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A Charm of Finches (Venery) (Volume 2) Paperback – November 1, 2017
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About the Author
Laqueur's novel An Exaltation of Larks was the Grand Prize winner in the 2017 Writer's Digest Awards. Her debut novel The Man I Love won a gold medal in the 2015 Readers' Favorite Book Awards and was named Best Debut in the Feathered Quill Book Awards. Her follow-up novel, Give Me Your Answer True, was also a gold medal winner at the 2016 RFBA.
Laqueur graduated from Alfred University with a double major in dance and theater. She taught at the Carol Bierman School of Ballet Arts in Croton-on-Hudson for ten years. An avid reader, cook and gardener, she started her blog EatsReadsThinks in 2010.
Suanne lives in Westchester County, New York with her husband and two children.
Visit her at suannelaqueurwrites.com
Her Facebook page: bit.ly/SLQR_FB
Follow her on Twitter @suannelqr
All feels welcome. And she always has coffee.
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“No,” Jav said. “Why?”
“You’re sighing a lot.”
Stef turned sideways and put his feet on an empty chair. He went back to reading. Jav went on looking at him, finding tiny vulnerabilities juxtaposed against the big, solid frame of Stef’s body. Broad in his chest and shoulders, secure in his brazenly inked skin. Yet the fingers curled around his coffee mug were soft, fidgeting a little. Beneath the harsh, stern frames of his glasses, he was biting on a corner of his lower lip.
Unlike the Compass, Jav thought, the Finch’s mind went down fifteen flights of stairs into a warren of secret rooms and passageways..
I swear to God, I picked this at random, and what do we have? A small moment. Two men sitting at a table having breakfast which becomes a perfectly rendered description of one character's masculinity cracked to reveal his human insecurities, as keenly observed by another character who is clearly a writer, who creates little vignettes in his mind; casting the people in his life as characters in some future work.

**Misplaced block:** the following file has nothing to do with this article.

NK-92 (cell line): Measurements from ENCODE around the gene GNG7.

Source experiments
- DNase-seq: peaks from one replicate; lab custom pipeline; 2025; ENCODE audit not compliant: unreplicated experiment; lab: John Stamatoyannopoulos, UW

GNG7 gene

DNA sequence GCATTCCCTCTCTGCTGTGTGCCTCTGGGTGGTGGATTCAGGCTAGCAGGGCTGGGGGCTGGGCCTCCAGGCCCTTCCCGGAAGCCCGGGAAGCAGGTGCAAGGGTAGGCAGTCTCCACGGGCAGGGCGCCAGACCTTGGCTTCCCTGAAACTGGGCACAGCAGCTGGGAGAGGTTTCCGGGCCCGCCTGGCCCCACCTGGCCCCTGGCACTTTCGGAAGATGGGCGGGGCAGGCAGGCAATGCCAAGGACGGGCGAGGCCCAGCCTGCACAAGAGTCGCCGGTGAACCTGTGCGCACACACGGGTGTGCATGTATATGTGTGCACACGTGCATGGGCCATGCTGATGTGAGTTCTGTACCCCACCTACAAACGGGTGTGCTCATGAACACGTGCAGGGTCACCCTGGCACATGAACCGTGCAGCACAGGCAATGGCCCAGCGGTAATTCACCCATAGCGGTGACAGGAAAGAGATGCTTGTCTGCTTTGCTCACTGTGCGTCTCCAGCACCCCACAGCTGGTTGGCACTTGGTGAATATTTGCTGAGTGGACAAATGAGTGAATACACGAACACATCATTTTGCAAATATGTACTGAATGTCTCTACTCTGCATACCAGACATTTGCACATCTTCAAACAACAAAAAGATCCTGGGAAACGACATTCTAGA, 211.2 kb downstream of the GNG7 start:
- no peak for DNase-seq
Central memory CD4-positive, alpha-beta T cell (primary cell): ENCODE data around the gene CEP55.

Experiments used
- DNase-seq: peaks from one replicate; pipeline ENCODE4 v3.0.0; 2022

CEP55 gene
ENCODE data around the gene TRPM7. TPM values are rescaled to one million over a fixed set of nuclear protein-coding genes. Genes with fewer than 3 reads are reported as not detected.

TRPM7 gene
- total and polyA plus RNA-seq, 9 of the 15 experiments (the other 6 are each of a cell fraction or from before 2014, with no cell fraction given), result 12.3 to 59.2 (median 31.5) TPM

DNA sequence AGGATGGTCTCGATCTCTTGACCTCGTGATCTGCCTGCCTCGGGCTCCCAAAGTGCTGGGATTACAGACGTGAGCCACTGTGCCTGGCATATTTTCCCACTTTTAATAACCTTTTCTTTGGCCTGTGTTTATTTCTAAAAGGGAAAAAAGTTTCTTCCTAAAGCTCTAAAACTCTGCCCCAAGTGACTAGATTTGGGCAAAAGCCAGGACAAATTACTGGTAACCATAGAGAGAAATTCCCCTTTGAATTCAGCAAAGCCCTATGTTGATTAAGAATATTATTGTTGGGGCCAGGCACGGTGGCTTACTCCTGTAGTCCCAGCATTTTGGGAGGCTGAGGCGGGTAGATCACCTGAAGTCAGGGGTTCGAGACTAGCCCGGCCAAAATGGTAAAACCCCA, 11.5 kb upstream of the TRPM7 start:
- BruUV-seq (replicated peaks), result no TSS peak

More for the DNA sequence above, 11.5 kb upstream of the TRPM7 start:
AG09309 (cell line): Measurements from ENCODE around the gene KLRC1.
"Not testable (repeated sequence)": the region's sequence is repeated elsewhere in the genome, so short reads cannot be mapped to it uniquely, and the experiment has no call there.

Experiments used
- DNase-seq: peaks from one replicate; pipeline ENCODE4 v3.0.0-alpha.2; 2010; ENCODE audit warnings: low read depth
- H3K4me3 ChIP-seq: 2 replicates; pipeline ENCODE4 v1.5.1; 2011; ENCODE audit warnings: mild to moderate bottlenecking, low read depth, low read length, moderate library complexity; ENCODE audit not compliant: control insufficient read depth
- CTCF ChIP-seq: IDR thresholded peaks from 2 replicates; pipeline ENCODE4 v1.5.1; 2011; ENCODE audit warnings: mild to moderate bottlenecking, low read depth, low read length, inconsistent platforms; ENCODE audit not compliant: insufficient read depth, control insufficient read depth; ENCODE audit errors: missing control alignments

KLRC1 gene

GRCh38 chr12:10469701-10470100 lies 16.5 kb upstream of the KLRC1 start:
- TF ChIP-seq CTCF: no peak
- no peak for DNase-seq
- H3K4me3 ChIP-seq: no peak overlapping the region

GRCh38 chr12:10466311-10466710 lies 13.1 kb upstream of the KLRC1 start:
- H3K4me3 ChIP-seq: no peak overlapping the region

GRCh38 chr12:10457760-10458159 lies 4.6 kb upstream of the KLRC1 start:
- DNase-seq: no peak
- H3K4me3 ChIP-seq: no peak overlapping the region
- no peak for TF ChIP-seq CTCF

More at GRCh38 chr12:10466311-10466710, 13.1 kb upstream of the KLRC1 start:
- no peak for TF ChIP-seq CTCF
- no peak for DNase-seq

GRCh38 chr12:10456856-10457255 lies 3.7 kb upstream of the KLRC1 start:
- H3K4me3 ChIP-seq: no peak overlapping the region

The entire book is like this, sucking you in with incredible prose in these little moments, so that it's impossible not to dive headlong into their world. Other reviewers have said this, and I agree, that you don't just read a book from Suanne, you experience it. You become a part of its weave, and you bleed and cry and laugh and hurt with the characters as if you were right there. Even if one isn't a fan of the certain plot points, or dislikes a character, I don't think one can deny the craft at work here. NO ONE WRITES LIKE THIS and after careful consideration, I'd say her genre (which is NOT ROMANCE btw) is Therapy Fiction.
Like Give Me Your Answer True which is still my favorite, Finches is about healing. It's the journey of one broken boy, Geno, who experienced something so horrifying, it defies the imagination. Except it doesn't, here. Without being overtly graphic, Suanne paints Geno's ordeal with broad, yet harsh colors and shadows, whispers and stray hands, not black and white words that the readers would flinch from. Instead, we sense what happened to him, and once that happens, he becomes ours to keep; to stay with him and see him through this.
And the characters that see him through this are Javier, the writer from An Exaltation of Larks and Steffon Finch, an art therapist. Much has been made of Jav--he's a reader favorite from Larks, and with good reason. I wanted so badly for him to find his place in the world and to find the love he'd been seeking. That journey, taken with Stef, if beautiful to watch in its subtle build of connections, little by little, into a strong fortress of everlasting love and belonging.